Finding a J1772 Charger for my Leaf

I just bought a Nissan Leaf, before I had a chance to get the charging station installed. So now I need to get a charging station – yesterday. The price for the official Nissan charging station is about double what is reasonable. Plus there’s a 3 week wait to get one installed. So here’s what I’ve found so far (I will update as I find more). I am looking only for complete units, not DIY kits – mistakes with 220 volts tend to be very deadly.

What’s strange is three of the companies selling these units don’t post their prices. It makes you think they don’t want to sell to individuals. I’ve emailed them asking for prices.

Warning: Buying from AeroVironment is a gigantic exercise in frustration. You cannot buy from their website. If you send email you will not get an answer. If you call their customer support line they take down your info to “send you paperwork”, but never do. If you get someone on the phone it is a multi-day process to purchase a charging station. Buy the GE unit – it’s a simple purchase on both the Home Depot and Lowes websites.

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I Bought a Leaf!

My old car was 22 years old. It was a super-sweet ride (BMW M3 – the original style). But as my mechanic said, it’s had a hard life (as the only owner I think that comment was aimed at me). It has reached the point where I expected it to just fall apart while driving like one of the cars in The Great Race.

I first looked at the Tesla but it has no back seat for my daughters and the trunk won’t hold the weekly grocery shopping. And about 5 seconds later it hit me – I’m old. Because when I was 25 those would not be important issues yet now they’re the first things that occurred to me.

So that took me to a BMW 535 or a Nissan Leaf. I figured I’d get the BMW. My wife figured I’d end up with the BMW. My daughters were sure I’d end up with the BMW. But at the end of the day, I got the Leaf. Why? Well first the downside – it’s not as nice a car as the BMW (which is reasonable as it’s ½ the price). The Nissan is well made but a BMW is exquisite. The BMW also has superior handling although the Leaf corners well due to the heavy weight across the bottom of the chassis due to the batteries.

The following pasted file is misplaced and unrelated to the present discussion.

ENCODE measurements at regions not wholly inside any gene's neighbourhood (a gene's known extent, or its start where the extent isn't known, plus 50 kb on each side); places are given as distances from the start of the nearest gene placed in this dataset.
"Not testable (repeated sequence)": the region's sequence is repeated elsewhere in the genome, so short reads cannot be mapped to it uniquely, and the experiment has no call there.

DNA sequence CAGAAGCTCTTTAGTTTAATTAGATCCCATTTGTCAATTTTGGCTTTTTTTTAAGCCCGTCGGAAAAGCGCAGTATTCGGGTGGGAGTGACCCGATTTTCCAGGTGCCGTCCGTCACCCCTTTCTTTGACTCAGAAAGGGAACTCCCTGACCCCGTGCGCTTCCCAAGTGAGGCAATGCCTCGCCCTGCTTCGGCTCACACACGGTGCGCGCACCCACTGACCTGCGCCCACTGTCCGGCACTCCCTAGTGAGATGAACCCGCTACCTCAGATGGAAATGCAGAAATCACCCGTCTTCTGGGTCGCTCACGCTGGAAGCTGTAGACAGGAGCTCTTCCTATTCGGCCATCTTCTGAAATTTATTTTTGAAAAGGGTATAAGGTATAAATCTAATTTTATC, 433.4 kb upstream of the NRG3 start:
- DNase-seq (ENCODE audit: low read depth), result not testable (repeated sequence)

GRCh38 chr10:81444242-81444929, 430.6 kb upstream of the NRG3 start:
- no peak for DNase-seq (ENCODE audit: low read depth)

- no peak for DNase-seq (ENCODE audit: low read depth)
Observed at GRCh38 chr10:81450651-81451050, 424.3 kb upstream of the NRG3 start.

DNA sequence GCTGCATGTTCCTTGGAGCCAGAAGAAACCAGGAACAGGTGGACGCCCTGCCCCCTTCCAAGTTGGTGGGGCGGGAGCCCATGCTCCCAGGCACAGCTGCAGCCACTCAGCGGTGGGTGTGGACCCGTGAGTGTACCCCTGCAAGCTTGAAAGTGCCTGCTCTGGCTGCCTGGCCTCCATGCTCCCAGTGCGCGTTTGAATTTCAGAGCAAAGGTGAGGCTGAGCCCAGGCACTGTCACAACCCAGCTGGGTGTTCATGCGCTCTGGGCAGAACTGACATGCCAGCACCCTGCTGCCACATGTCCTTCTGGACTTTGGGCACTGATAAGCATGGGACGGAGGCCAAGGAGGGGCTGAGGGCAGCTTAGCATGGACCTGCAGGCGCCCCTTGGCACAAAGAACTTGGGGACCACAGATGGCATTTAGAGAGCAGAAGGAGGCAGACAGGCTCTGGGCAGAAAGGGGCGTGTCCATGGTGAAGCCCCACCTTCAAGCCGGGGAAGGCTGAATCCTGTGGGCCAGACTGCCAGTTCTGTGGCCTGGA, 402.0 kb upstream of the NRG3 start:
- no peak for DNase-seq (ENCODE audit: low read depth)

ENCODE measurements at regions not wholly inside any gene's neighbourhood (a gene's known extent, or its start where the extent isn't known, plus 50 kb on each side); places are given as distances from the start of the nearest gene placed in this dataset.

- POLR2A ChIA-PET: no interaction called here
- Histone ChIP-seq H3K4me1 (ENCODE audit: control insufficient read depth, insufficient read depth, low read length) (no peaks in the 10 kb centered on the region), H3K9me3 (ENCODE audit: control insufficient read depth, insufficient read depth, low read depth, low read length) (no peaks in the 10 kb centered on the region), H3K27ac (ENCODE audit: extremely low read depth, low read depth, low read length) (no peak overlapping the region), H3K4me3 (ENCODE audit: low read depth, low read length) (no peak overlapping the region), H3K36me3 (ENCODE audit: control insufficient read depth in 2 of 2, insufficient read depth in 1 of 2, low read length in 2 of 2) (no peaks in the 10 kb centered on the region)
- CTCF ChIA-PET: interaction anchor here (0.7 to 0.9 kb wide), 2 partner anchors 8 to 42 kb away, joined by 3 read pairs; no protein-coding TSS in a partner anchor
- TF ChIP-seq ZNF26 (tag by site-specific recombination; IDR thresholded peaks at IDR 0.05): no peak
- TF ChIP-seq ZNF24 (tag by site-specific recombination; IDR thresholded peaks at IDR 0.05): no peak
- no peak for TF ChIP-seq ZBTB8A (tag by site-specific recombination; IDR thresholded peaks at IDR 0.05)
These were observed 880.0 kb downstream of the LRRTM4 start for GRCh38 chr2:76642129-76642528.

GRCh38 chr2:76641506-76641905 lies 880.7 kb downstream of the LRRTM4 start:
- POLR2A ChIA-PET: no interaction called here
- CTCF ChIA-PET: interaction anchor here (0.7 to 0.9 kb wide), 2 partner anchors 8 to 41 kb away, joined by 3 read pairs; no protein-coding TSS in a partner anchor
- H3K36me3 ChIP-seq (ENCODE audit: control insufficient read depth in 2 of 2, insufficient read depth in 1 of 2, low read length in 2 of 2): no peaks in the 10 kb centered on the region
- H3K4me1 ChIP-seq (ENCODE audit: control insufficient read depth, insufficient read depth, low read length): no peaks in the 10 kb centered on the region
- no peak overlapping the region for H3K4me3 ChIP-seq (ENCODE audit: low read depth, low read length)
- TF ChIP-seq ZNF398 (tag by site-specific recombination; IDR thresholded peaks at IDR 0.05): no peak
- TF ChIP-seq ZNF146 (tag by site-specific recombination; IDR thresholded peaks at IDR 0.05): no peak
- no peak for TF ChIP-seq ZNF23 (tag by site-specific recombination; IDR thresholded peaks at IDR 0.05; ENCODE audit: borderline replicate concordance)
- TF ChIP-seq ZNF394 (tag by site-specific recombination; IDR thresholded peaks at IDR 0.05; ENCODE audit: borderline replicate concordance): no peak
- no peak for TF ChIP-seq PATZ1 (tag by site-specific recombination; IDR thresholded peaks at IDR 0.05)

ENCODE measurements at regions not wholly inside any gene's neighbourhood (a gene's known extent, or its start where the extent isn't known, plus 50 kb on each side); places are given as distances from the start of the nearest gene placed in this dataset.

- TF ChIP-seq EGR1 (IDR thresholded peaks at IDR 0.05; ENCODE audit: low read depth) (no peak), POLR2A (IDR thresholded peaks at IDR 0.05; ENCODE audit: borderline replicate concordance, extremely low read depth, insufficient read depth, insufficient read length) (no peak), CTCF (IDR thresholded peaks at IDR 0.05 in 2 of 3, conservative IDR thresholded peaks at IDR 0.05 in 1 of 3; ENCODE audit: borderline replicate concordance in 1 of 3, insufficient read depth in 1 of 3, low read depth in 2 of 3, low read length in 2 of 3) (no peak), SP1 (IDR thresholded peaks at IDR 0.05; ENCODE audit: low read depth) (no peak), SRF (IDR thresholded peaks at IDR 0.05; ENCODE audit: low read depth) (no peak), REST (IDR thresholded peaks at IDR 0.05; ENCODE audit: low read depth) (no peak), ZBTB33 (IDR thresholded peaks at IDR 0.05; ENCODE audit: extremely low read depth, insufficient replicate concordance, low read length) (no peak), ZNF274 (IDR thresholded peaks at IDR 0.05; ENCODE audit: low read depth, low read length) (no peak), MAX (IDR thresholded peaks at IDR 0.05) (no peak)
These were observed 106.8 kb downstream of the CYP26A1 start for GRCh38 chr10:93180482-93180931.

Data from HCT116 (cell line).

Interestingly the electronics in the cars are comparable. Unsurprisingly the acceleration is comparable too – electric motors have a giant advantage on this part. And the turning radius on the Leaf is better than my M3 (barely).

The thing is, with work I basically drive to work and back home, along with a couple of stops in Boulder. My M3 may have the capability to go 180 MPH but driving in Boulder is pretty much limited to 40 MPH. The occasional drive down to Denver is a bit faster but doesn’t require anything more in handling. So there’s the rational explanation (which is not what drives us), that they’re both fine.

I think electric cars are the future. And I’m really curious as to how they will work out. The only way to find out is to take a leap of faith and get an electric car myself. Reading the occasional article does not begat understanding. So why did I pick the Leaf? Because I want to learn what owning an electric car entails.

And within 8 hours I’ve discovered one giant difference. Electrical charge is the center of your universe when you are going to drive somewhere. Your car has a range before it needs to be re-charged. But unlike a 3 minute stop at a gas station, you’re looking at 7 hours – if you have the 220 volt special cable available. 17 hours if you’re using a standard 110 volt outlet. And unlike California, there are no J1772 charging stations in Colorado. (There is also a fast charge that takes ½ hour and requires a special adapter in 440 volts. Once they get those on I-70 then you could stop for lunch while your car gets recharged.)

I learned this with a vengeance because I went in for the test drive yesterday to see if I wanted the Leaf that I had pre-ordered and was on its way. But it turned out I could buy the test model yesterday and did. So I have the car but no home charging station. I figured not a problem, I could use the 110 charger in the garage and stay on top of the driving I did. Uh, no. All of the garage outlets are on a GFI circuit so as soon as it starts charging, it trips the breaker. It’s nice to have that level of safety in the garage but it means no overnight charging until I get the 220 J1772 adapter installed. That has really brought home how important charging time and availability is.